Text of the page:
After that, how much infill on which chair was necessary to achieve our goals?

In consultation with the curator, Mary Merryman, we decided to infill only the Floral chair, and only when it helped visitors to see the designs intact.

Right-facing leg after infill, shown right.

Also, while normally it is not advised to paint over MSA, after discussion with the Golden Conservation staff we decided to infill with Golden Acrylic paints, not historically accurate oil paint. Golden’s consultants felt for the small amount of acrylic paint infill that would be going over MSA in this scenario, it would be fine. Note: All this was discussed prior to the application of MSA.

Oil paint does not bind well with MSA varnish, which is often used over oil paint as a final coat. Also, it was decided to not quite match the oil paint color. The change would be discernible to the curatorial staff but not to a visitor (see color board below). We documented areas of infill in our treatment reports, but the ever so slight shift in color allowed staff to easily “see” the areas of infill if they looked closely. As a museum piece the requirements for conservation treatment are different than for a piece that is to be used daily.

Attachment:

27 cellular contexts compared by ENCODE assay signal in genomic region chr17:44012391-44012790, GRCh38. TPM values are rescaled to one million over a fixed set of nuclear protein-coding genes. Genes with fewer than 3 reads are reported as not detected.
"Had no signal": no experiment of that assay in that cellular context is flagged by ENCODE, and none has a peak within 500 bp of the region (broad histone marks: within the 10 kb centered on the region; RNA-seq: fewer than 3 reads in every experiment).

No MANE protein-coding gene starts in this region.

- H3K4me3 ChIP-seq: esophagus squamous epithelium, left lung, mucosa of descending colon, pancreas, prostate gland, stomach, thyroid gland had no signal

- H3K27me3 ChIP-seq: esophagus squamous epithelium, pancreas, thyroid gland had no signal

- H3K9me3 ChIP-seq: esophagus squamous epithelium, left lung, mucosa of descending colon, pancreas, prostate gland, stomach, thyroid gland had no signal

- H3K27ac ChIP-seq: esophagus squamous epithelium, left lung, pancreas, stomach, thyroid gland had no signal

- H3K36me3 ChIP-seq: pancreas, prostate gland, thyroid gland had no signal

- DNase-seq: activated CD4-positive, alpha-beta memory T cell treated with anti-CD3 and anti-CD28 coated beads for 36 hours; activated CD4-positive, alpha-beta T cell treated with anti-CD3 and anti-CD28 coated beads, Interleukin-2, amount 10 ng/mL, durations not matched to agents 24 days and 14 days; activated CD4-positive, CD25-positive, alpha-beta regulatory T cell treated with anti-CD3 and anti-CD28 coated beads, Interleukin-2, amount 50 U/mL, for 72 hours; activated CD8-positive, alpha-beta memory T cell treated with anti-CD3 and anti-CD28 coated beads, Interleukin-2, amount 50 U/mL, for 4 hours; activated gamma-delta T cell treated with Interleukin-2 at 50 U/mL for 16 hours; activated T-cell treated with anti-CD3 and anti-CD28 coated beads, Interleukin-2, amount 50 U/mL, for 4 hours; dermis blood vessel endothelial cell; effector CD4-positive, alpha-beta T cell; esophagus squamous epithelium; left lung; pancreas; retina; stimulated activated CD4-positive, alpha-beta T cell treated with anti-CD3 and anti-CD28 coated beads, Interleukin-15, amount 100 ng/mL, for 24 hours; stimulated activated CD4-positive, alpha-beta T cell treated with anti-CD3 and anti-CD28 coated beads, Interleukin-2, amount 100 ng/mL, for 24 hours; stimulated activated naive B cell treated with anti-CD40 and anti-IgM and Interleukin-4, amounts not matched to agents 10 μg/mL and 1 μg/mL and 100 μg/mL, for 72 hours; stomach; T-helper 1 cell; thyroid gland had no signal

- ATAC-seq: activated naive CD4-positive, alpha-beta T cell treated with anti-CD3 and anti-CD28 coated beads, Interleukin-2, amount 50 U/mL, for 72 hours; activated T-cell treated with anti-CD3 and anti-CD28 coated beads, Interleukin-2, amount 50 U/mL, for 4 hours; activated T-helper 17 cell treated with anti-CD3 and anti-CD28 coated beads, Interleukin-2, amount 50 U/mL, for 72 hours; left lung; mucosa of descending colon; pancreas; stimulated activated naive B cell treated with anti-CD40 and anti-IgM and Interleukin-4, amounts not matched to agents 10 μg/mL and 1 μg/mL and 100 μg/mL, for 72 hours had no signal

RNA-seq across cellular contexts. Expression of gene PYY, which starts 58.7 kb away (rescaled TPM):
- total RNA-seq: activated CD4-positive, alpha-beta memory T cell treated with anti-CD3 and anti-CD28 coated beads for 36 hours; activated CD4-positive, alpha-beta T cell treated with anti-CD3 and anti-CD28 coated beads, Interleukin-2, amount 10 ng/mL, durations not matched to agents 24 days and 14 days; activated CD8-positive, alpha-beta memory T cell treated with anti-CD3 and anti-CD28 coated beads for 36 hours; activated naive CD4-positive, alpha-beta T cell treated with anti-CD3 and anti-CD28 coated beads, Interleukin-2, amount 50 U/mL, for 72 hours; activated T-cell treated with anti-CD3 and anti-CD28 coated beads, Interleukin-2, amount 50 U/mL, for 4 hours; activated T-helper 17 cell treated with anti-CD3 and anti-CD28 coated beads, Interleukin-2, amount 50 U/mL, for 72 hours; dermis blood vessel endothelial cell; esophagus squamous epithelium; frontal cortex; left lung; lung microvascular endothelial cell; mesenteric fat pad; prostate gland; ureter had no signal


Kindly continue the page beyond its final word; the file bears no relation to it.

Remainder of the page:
Two colors of Straw Ivory undercoating were used before a glazed topcoat was applied to give the infill on this leg a more authentic appearance from afar.

Blue and a celery color were infilled, shown above and below, and topped with a glaze. The floral design was completed, as well as the leaves, on both the feet.

When the red and blue were initially applied at the Mason factory it was a lively free-form swirl that mixed the paints as they combined in the swirl. For Kate to perform infill the paint colors had to be continually mixed and dabbed into losses, taking into account the final topping with a Smokey Maple glaze.

Notice we did not apply infill up onto the entire front stretcher, but just to the edge of the wear pattern across the top and along the bottom. We wanted the stretcher to appear as if it was well-appointed, historically accurate and preserved.


  • Triton X-100 is a nonionic surfactant, it can also be used as a detergent and it is considered 100% “active” and biodegradable in liquid form. It has numerous general uses as a wetting agent, emulsifier or even as a mild detergent.
  • Stoddard solvent is a form of mineral spirits; however, not all forms of mineral spirits are considered to be Stoddard solvent.
  • Golden’s Hard MSA Varnish (MSA) Is considered toxic in several ways and so, while a mask is not required in al situations, due to the prolonged use and close working proximity, Kate wore a full mask when using.

Next posting deals with the leather issues, and a final round of before and after treatment.